The global dairy industry is changing. Among the disruptions is competition from food alternatives not produced using animals – including potential challenges posed by synthetic milk.
Synthetic milk does not require cows or other animals. It can have the same biochemical make up as animal milk, but is grown using an emerging biotechnology technique know as “precision fermentation” that produces biomass cultured from cells.
More than 80% of the world’s population regularly consume dairy products. There have been increasing calls to move beyond animal-based food systems to more sustainable forms of food production.
Synthetic milks offer dairy milk without concerns such as methane emissions or animal welfare. But it must overcome many challenges and pitfalls to become a fair, sustainable and viable alternative to animal-based milk.
Not a sci-fi fantasy
My recent research examined megatrends in the global dairy sector. Plant-based milks and, potentially, synthetic milks, emerged as a key disruption.
Unlike synthetic meat – which can struggle to match the complexity and texture of animal meat – synthetic milk is touted as having the same taste, look and feel as normal dairy milk.
Synthetic milk is not a sci-fi fantasy; it already exists. In the US, for example, the Perfect Day company supplies animal-free protein made from microflora, which is then used to make ice cream, protein powder and milk.
In Australia, start-up company Eden Brew has been developing synthetic milk at Werribee in Victoria. The company is targeting consumers increasingly concerned about climate change and, in particular, the contribution of methane from dairy cows.
CSIRO reportedly developed the technology behind the Eden Brew product. The process starts with yeast and uses “precision fermentation” to produce the same proteins found in cow milk.
CSIRO says these proteins give milk many of its key properties and contribute to its creamy texture and frothing ability. Minerals, sugars, fats and flavours are added to the protein base to create the final product.
Towards a new food system?
Also in Australia, the All G Foods company this month raised A$25 million to accelerate production of its synthetic milk. Within seven years, the company wants its synthetic milk to be cheaper than cow milk.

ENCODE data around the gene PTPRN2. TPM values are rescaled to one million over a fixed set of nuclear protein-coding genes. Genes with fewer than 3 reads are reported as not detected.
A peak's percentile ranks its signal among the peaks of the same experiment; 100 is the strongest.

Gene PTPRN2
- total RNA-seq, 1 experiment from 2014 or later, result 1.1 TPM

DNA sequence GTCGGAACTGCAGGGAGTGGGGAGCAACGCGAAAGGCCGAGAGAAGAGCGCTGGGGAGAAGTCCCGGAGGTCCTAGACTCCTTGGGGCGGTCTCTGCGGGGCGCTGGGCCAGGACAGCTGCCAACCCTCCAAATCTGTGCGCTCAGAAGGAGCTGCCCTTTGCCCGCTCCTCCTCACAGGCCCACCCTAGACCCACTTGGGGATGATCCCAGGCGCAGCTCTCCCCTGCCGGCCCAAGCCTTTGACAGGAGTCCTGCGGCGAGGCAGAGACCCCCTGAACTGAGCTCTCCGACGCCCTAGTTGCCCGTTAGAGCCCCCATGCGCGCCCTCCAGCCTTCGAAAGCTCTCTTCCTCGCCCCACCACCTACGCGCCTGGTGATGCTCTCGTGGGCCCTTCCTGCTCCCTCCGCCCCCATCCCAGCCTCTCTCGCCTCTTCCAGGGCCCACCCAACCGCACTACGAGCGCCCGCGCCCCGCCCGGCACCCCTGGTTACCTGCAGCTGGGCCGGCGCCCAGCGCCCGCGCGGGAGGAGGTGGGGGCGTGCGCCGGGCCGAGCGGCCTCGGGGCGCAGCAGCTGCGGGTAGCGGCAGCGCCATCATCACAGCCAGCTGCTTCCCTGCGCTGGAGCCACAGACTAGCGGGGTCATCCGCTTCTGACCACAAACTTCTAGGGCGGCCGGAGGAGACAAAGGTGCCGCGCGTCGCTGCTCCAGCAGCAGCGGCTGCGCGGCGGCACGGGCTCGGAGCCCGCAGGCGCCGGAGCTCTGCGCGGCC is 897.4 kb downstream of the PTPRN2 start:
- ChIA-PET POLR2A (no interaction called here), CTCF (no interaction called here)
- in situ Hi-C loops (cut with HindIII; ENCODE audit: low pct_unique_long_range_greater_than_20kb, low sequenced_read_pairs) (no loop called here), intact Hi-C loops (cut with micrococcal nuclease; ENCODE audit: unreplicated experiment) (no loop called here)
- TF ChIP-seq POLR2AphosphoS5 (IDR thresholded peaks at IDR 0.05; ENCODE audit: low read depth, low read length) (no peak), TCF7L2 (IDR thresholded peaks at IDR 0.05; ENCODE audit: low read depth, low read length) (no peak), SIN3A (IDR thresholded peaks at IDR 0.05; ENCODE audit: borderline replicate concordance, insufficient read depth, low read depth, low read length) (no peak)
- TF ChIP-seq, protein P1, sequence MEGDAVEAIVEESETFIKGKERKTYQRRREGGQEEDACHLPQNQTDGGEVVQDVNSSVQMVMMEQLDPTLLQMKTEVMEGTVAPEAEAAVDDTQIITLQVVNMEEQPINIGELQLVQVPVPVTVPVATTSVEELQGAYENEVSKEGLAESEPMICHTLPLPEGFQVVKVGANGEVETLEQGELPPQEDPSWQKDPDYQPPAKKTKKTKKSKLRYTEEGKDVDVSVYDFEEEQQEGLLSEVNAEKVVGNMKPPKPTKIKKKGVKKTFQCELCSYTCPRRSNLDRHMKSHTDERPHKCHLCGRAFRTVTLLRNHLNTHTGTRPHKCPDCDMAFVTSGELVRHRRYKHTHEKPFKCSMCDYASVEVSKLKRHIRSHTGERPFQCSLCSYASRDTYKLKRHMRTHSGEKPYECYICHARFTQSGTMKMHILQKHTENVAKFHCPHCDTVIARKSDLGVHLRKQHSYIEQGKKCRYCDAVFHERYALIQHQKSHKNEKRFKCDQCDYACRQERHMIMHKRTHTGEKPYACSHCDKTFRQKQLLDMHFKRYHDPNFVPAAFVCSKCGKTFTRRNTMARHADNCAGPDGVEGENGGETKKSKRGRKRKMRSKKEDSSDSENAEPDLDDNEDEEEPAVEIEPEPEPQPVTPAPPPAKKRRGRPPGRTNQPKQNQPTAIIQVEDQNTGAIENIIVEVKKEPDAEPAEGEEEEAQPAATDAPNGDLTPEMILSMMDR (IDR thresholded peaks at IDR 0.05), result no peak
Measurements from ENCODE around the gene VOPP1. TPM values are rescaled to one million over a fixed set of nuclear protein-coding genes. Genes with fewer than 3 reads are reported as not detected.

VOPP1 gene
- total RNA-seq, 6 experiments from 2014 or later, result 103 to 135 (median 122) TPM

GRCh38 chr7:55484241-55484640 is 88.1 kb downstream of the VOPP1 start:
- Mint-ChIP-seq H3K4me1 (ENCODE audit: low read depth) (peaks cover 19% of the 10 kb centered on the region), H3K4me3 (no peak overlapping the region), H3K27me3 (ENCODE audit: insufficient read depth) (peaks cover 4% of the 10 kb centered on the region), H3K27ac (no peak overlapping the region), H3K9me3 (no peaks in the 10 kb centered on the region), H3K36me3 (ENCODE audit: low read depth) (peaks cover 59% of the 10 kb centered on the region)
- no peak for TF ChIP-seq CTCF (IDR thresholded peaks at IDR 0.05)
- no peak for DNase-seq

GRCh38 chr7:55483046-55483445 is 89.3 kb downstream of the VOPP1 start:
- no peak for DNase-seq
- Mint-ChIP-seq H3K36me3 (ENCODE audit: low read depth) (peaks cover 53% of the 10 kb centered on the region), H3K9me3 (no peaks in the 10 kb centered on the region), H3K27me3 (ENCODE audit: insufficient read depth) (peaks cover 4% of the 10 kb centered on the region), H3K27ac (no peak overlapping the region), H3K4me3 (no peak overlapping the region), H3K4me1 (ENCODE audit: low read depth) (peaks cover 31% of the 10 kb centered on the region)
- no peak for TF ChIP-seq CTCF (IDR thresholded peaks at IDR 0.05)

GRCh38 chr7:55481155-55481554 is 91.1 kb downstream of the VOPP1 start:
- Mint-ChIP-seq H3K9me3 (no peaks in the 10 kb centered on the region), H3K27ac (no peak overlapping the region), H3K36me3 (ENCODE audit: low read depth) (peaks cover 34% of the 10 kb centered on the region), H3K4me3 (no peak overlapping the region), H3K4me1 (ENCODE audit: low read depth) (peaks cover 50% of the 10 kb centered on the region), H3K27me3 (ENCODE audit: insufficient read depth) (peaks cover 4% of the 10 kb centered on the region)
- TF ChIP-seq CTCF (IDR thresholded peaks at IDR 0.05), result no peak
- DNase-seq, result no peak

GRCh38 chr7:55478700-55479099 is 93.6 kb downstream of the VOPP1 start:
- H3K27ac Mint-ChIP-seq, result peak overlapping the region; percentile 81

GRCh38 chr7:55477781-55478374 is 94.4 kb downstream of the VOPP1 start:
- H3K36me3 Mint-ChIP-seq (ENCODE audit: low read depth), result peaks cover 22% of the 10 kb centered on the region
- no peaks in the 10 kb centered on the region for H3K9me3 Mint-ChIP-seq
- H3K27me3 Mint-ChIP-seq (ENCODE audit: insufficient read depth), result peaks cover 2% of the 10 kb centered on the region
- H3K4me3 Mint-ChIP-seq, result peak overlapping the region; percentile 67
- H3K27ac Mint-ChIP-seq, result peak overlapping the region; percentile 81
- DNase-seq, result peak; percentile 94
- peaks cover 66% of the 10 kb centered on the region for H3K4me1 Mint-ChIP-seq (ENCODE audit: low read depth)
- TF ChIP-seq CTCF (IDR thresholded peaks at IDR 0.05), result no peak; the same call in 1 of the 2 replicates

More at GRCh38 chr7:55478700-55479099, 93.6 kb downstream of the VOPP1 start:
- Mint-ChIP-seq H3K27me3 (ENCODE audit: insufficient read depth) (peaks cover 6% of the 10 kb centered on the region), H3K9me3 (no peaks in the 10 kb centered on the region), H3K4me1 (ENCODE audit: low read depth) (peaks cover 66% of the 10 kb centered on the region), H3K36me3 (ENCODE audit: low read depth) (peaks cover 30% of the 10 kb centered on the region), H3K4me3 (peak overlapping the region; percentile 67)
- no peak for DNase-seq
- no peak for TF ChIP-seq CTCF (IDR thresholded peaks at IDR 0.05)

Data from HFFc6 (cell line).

If the synthetic milk industry can achieve this cost aim across the board, the potential to disrupt the dairy industry is high. It could steer humanity further away from traditional animal agriculture towards radically different food systems.
A 2019 report into the future of dairy found that by 2030, the US precision fermentation industry will create at least 700,000 jobs.
And if synthetic milk can replace dairy as an ingredient in the industrial food processing sector, this could present significant challenges for companies that produce milk powder for the ingredient market.
Some traditional dairy companies are jumping on the bandwagon. For example, Australian dairy co-operative Norco is backing the Eden Brew project, and New Zealand dairy cooperative Fonterra last week annouced a joint venture to develop and commercialise “fermentation-derived proteins with dairy-like properties”.
Synthetic milk: the whey forward?
The synthetic milk industry must grow exponentially before it becomes a sizeable threat to animal-based dairy milk. This will require a lot of capital and investment in research and development, as well as new manufacturing infrastructure such as fermentation tanks and bioreactors.
Production of conventional animal-milk in the Global South now outstrips that of the Global North, largely due to rapid growth across Asia. Certainly, the traditional dairy industry is not going away any time soon.
And synthetic milk is not a panacea. While the technology has huge potential for environmental and animal welfare gains, it comes with challenges and potential downsides.
For example, alternative proteins do not necessarily challenge the corporatisation or homogenisation of conventional industrial agriculture. This means big synthetic milk producers might push out low-tech or small-scale dairy – and alternative dairy – systems.
What’s more, synthetic milk could further displace many people from the global dairy sector. If traditional dairy co-ops in Australia and New Zealand are moving into synthetic milk, for example, where does this leave dairy farmers?
As synthetic milk gains ground in coming years, we must guard against replicating existing inequities in the current food system.
And the traditional dairy sector must recognise it’s on the cusp of pivotal change. In the face of multiple threats, it should maximise the social benefits of both animal-based dairy and minimise its contribution to climate change.